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Thursday, 24 April 2014

Creating a Database in Oracle and in PostgreSQL

As a part of my college project, I needed to create a database in oracle. It went fine. A I had a PostgreSQL set up at home, I decided to run the scripts on the PostgreSQL setup. Some interesting observations...
On the Oracle server, the college admin created a user for me. Once you create a user in oracle, a schema is automatically created for the user. So all my tables, views etc were added to the said schema.( See the oracle link and also this explanation) So number of schemas = number of users.
 Unlike a MySQL or Postgres instance where we can create several databases, Oracle has a single database.
On this single Oracle database, my college admin create a user for me:
create user xyz identified by xyzpassword;
The next step would be to grant appropriate privileges to allow the user to connect:
grant connect to xyz;
It is only now that I can start doing stuff inside my schema.
In case of Postgres however things are different:
A PostgreSQL database cluster contains one or more named databases. Users and 
groups of users are shared across the entire cluster, but no other data is 
shared across databases. 
Any given client connection to the server can access only the data in a single 
database, the one specified in the connection request.
A database contains one or more named schemas, which in turn contain tables. 
Schemas also contain other kinds of named objects, including data types, 
functions, and operators. The same object name can be used in different 
schemas without conflict; for example, both schema1 and myschema can contain 
tables named mytable. Unlike databases, schemas are not rigidly separated: 
a user can access objects in any of the schemas in the database he is connected to, 
if he has privileges to do so.
As seen here there is no direct mapping of user and schema.
So while in Oracle I did not have to worry about any schema issues, with PostgreSQL my first statements were:
CREATE SCHEMA "Project"
  AUTHORIZATION postgres;
SET search_path = "Project";
Next were differences in the DDL: A table in Oracle:
CREATE TABLE DEPARTMENT( 
  ID varchar2(10), 
  Name varchar2(20) UNIQUE NOT NULL, 
  CONSTRAINT DEPARTMENT_PK PRIMARY KEY (ID) 
  );
would look like below in PostgreSQL:
CREATE TABLE DEPARTMENT( 
  ID character varying(10), 
  Name character varying(20) UNIQUE NOT NULL, 
  CONSTRAINT DEPARTMENT_PK PRIMARY KEY (ID) 
  );
As seen the varchar2 in Oracle is equivalent to character varying in Postgres.The names "character varying(n)" and "character(n)" are actually a part of the SQL specification.
Similarly there was another difference observed in terms of numeric datatypes:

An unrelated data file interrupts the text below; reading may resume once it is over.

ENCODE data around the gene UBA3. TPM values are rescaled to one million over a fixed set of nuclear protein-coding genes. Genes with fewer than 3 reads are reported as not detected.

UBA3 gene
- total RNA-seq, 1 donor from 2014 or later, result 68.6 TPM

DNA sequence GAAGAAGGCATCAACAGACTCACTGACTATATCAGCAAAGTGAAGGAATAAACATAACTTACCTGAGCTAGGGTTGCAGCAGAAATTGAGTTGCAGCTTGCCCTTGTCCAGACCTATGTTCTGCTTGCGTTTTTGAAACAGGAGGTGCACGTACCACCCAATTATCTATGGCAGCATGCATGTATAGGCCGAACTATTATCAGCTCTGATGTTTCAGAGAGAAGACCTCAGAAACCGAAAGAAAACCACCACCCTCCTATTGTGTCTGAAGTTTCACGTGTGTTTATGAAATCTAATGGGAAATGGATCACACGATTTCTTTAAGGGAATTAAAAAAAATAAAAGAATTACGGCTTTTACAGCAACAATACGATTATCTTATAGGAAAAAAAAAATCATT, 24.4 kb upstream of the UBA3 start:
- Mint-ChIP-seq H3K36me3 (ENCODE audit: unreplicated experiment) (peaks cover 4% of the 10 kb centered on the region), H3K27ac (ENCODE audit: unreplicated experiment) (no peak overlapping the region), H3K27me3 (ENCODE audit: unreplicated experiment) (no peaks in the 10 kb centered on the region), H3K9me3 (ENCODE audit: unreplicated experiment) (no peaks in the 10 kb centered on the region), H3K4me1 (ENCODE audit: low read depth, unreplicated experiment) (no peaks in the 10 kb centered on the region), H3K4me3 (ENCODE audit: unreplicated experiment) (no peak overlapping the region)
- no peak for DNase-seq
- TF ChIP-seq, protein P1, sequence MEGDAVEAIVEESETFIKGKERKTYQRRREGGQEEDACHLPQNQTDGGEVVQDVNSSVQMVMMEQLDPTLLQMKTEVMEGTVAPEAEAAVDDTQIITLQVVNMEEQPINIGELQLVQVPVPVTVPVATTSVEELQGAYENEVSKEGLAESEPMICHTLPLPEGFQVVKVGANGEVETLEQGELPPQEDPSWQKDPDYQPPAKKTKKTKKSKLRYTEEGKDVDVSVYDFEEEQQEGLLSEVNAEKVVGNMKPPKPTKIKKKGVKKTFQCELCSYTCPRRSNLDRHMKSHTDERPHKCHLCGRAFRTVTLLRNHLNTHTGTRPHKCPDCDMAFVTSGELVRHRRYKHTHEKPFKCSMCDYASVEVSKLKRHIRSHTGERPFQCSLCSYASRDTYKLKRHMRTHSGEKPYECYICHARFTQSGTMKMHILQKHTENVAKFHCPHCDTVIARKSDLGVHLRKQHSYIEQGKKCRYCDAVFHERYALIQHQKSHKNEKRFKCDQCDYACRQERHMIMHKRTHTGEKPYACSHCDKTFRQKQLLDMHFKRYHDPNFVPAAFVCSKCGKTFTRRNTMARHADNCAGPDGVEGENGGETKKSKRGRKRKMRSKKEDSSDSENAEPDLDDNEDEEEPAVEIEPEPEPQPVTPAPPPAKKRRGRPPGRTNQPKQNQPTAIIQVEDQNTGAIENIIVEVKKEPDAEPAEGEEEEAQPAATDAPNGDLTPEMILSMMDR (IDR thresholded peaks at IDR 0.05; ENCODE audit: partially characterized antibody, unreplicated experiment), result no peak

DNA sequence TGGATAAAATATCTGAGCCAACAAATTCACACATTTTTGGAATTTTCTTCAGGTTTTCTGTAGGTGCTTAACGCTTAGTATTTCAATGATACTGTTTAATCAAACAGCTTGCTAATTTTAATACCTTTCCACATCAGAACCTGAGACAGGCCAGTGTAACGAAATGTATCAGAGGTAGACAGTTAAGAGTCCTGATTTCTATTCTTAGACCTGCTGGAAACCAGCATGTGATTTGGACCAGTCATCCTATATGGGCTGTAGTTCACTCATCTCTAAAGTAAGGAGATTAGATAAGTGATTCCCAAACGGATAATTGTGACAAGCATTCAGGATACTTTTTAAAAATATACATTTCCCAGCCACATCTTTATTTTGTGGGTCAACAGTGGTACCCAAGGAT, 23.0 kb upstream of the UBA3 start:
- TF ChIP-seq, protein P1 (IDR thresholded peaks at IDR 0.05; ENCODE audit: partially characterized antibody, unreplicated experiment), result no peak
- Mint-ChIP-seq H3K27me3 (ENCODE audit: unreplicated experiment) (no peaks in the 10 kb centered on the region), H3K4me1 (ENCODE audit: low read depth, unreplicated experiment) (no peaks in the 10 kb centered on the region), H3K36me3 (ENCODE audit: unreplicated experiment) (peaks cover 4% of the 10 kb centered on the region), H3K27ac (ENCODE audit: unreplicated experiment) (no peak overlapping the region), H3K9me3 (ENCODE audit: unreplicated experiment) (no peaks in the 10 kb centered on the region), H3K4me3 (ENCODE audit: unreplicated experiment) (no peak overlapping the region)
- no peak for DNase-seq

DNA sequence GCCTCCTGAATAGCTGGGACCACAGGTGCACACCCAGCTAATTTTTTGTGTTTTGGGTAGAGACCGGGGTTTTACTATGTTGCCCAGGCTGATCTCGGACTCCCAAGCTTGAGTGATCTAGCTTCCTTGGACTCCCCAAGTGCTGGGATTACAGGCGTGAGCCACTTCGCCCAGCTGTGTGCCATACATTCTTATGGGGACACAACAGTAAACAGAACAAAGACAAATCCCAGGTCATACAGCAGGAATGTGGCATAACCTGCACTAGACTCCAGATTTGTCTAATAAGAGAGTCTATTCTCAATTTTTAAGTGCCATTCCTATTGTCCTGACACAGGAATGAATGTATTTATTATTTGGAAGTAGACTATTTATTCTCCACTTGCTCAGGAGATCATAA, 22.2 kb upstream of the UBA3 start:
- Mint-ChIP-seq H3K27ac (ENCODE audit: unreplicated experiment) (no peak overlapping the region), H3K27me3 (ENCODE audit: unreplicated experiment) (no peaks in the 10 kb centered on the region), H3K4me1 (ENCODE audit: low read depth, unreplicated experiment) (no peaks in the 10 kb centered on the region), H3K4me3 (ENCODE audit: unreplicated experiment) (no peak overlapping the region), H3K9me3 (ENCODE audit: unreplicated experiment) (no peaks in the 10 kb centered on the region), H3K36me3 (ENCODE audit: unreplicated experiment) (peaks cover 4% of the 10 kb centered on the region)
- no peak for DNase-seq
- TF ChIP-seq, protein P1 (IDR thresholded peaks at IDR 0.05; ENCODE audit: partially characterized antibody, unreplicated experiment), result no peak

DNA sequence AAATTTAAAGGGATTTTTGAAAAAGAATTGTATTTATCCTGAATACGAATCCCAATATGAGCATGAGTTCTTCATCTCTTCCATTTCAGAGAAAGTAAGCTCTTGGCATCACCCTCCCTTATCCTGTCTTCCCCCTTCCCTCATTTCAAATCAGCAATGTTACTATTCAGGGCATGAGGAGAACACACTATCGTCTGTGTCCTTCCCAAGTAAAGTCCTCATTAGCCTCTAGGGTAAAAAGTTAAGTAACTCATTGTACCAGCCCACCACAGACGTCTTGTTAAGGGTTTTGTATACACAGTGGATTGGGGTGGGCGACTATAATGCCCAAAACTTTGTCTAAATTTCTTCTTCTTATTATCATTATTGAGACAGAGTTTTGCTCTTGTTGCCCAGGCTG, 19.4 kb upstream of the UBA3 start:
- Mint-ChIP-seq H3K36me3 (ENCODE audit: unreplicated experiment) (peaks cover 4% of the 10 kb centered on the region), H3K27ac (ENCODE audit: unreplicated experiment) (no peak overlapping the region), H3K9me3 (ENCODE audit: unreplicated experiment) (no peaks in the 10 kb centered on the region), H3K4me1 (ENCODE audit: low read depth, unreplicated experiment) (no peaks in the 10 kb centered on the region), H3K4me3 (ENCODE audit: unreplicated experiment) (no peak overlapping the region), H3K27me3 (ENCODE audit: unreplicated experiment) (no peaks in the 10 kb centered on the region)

CREATE TABLE STUDENT_DEGREE(
  StudentPID varchar2(9),
  "Year" NUMBER(4,0),
While Oracle has defined several types like INTEGER,SHORTINTEGER and LONGINTEGER. These are all represented by Oracle as a NUMBER datatype behind the scenes. So an integer would actually correspond to number(38,0). This is not the case with Postgres:
The types smallint, integer, and bigint store whole numbers, that is, numbers 
without fractional components, of various ranges. Attempts to store values 
outside of the allowed range will result in an error.
The type integer is the usual choice, as it offers the best balance between range,
 storage size, and performance. The smallint type is generally only used if disk 
space is at a premium. The bigint type should only be used if the integer range is 
not sufficient, because the latter is definitely faster.
There is no number datatype in Postgres. Instead they have the equivalent numeric datatype:
The type numeric can store numbers with up to 1000 digits of precision and perform calculations exactly. 
It is especially recommended for storing monetary amounts and other quantities where exactness is required. 
However, arithmetic on numeric values is very slow compared to the integer types, or to the floating-point 
types described in the next section.
As this indicates the integer datatype and numeric datatypes are not same.
CREATE TABLE STUDENT_DEGREE(
  StudentPID character varying(9),
  "Year" smallint,
I also encountered the difference with dates and times. Oracle does not include a datatype that can store only date or one that can hold only time. This would be semantically wrong:
CREATE TABLE LAB_EVENT(
  ID varchar2(10),
  LabID varchar2(4) NOT NULL,
  EventDate date NOT NULL,
  EventTime date NOT NULL,
I wanted only date in EventDate column, no time component. I wanted the EventTime to hold just time. Unfortunately there is no wayto do this with Oracle.I found a good discussion on the same on the askTom website and accordingly changed my schema:
CREATE TABLE LAB_EVENT(
  ID varchar2(10),
  LabID varchar2(4) NOT NULL,
  EventDateTime date NOT NULL,
With Postgres I didn't have this problem:
CREATE TABLE LAB_EVENT(
  ID character varying(10),
  LabID character varying(4) NOT NULL,
  EventDate date NOT NULL,
  EventTime time NOT NULL,
There are obviously several more differences in the datatypes and their behavior among the two implementations. These are those that I observed in my project DDL setup. For a more exhaustive list check this link.

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